New York has once again topped London as the world’s leading financial center, according to a survey of nearly 300 financial services professionals commissioned by Kinetic Partners, the global professional services firm.
The annual survey, which draws on the perspectives provided by survey respondents across the financial services and regulatory world, reveals that 59% of those polled see New York as the leading financial center, compared to 38% who believe it to be London. Looking forward, only 28% of those working in the financial services industry believe that London will be considered the world’s pre-eminent global financial center in five years’ time.
The survey for Kinetic Partners’ 2015 Global Regulatory Outlook report sees the proportion of respondents citing London as the leading financial center drop from 44% last year to 38% this year. This figure is even starker when viewed alongside the same benchmarking survey two years ago, which revealed that 65% of respondents believed London to be the leading financial center. Concerning the future of the industry, 46% of total respondents – and 53% of c-suite respondents – expect New York to lead the financial world in 2019.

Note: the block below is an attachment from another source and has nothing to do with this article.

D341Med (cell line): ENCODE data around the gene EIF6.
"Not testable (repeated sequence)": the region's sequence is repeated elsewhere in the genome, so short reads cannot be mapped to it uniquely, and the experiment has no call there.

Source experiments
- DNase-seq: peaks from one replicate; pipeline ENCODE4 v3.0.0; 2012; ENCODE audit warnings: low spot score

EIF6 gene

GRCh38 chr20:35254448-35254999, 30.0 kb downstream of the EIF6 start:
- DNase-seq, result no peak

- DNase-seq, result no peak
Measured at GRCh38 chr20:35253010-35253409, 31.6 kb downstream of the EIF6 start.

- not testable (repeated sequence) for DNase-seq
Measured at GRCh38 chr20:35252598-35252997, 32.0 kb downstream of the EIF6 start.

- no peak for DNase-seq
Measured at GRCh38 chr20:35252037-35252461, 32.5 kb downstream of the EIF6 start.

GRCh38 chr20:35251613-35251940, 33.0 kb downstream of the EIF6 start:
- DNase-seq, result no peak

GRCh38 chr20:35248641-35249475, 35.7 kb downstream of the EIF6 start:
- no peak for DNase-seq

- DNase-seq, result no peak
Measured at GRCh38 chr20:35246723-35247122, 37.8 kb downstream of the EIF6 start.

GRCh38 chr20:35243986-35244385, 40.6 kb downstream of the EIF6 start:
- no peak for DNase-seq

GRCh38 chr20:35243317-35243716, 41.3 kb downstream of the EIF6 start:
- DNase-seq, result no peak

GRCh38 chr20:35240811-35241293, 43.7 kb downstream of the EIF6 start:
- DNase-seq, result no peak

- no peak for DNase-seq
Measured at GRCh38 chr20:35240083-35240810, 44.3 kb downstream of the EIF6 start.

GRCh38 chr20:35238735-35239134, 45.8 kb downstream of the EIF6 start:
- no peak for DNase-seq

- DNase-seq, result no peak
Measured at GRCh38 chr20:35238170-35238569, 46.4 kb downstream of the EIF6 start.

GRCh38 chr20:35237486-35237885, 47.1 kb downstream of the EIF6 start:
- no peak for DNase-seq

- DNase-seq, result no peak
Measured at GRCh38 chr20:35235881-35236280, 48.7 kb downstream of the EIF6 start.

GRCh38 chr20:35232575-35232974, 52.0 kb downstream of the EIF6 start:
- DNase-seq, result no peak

Allison Gill, Director on Kinetic Partners’ Regulatory Compliance team in New York, commented:
“The debate over the relevance and benefit of the seemingly never-ending barrage of regulation will continue, but the fact remains that the industry has largely adapted and the global community still has confidence in the importance of New York.”
Julian Korek, CEO and Founding Partner of Kinetic Partners, said:
“This shift from just two years ago is a testament to the resilience of the New York market. Despite uncertainty following the 2008 crisis, New York has proven that it can draw and maintain institutions that believe it is the best place to grow their businesses.”
When asked to name the leading emerging financial center in 2019, over half (53%) of respondents cited Shanghai (up from 48% of respondents from last year’s survey named Shanghai as the main contender), while just 9% mention Dubai, the second most popular choice.
“Given the rise of Hong Kong in the industry, as well as a fast growing, but lesser known, financial services center in Shenzhen, China’s model for developing hotbeds for financial expertise may be copied in similar countries if it proves successful. However, firms should assess any investment against their global business plans and compliance infrastructures. They must ask themselves: what are the realistic returns for the Chinese opportunity? And how might the slowly emerging clarity about the investment and regulatory regime impact the outlook for its future as a leading financial center?”